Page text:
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Efficacy of per oral access in the surgical management of T2/T3 oral cavity squamous cell carcinoma

Publication Type : Journal Article

Publisher : Otolaryngology - Head and Neck Surgery (United States)

Source : Otolaryngology - Head and Neck Surgery (United States), Volume 147, Number 6, p.1069-1075 (2012)

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Keywords : adult, article, cancer size, cancer surgery, Carcinoma, cheek mucosa, evaluation, female, free tissue graft, human, Humans, major clinical study, medical record review, mouth, Mouth Neoplasms, mouth squamous cell carcinoma, mouth tumor, pathology, Retrospective Studies, retrospective study, Squamous Cell, squamous cell carcinoma, surgical approach, tongue, Tongue Neoplasms, tongue tumor, Tumor Burden, tumor volume

Campus : Kochi

School : School of Medicine

Department : Head & Neck Surgery

Year : 2012

Abstract : Objective. Transcutaneous ''access'' procedures still continue to be widely employed for surgical management of mediumsized (T2, T3) oral cavity tumors in spite of the almost 4-cm mouth opening available to the surgeon to access the oral cavity. We undertook a retrospective study to objectively evaluate ''per oral access'' in managing these tumors with regard to the ability to achieve a clear surgical margin and enable reconstruction of resultant defect. Study Design. Case series with chart review. Setting. Tertiary academic hospital. Subjects and Methods. Seventy-nine consecutive patients of oral squamous cell carcinoma excised by per oral approach were analyzed. Multiple patient- and tumor-related factors known to influence status of surgical margins were analyzed. The overall frequency of clear, close, and involved margins was noted, as well as 5-year local control rate. The method of reconstruction employed was evaluated. Results. The close/involved margins were more frequent with larger tumors and tumors exhibiting perineural infiltration, but none were statistically significant (P . .12). The overall frequency of clear, close, and involved margins was 81%, 11%, and 8%, respectively. Tongue and buccal mucosa sites constituted approximately 85% of the cases and had an 85% clear margin rate. Five-year local control rate was 70.35%. Fifty-three free flaps reconstruction were undertaken without any additional ''access'' procedure. Conclusion. Our results demonstrate ability to obtain comparable tumor clearance rates employing per oral access, without compromising ability to perform optimal reconstruction. We suggest per oral access should be the access of choice for medium-sized oral cavity tumors, and additional access procedures should only be considered if the initial access proves inadequate. © American Academy of Otolaryngology-Head and Neck Surgery Foundation 2012.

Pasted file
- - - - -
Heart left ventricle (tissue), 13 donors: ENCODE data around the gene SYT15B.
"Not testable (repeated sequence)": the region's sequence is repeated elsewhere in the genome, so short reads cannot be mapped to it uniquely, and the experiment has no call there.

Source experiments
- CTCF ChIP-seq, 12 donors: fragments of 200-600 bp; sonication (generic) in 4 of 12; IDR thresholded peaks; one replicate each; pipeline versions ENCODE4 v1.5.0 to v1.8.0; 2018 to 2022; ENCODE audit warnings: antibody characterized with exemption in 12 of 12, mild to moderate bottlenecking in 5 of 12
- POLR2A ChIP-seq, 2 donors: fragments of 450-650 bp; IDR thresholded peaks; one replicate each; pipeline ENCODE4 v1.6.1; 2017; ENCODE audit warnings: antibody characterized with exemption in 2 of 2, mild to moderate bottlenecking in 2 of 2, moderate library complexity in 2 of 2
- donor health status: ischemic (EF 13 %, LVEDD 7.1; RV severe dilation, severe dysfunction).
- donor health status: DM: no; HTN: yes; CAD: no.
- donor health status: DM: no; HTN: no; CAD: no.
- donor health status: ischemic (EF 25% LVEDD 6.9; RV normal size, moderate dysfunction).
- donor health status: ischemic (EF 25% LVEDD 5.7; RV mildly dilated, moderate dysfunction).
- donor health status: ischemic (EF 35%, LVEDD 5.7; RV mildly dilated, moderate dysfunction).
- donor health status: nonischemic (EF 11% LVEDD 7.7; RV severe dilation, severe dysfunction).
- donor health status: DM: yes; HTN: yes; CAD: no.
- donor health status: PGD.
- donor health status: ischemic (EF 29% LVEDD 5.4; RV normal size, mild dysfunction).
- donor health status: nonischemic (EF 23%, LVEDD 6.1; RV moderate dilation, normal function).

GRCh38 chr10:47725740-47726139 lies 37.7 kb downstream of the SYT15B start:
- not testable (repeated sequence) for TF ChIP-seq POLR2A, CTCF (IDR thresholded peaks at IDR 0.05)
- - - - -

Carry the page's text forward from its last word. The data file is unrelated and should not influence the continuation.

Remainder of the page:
Cite this Research Publication : A. Ja Battoo, Thankappan, Kb, Ahmad, S. Zb, Hedne, Nc, Balasubramanian, Db, Trivedi, Nc, Iyer, Sb, and Kuriakose, M. Ac, “Efficacy of per oral access in the surgical management of T2/T3 oral cavity squamous cell carcinoma”, Otolaryngology - Head and Neck Surgery (United States), vol. 147, pp. 1069-1075, 2012.

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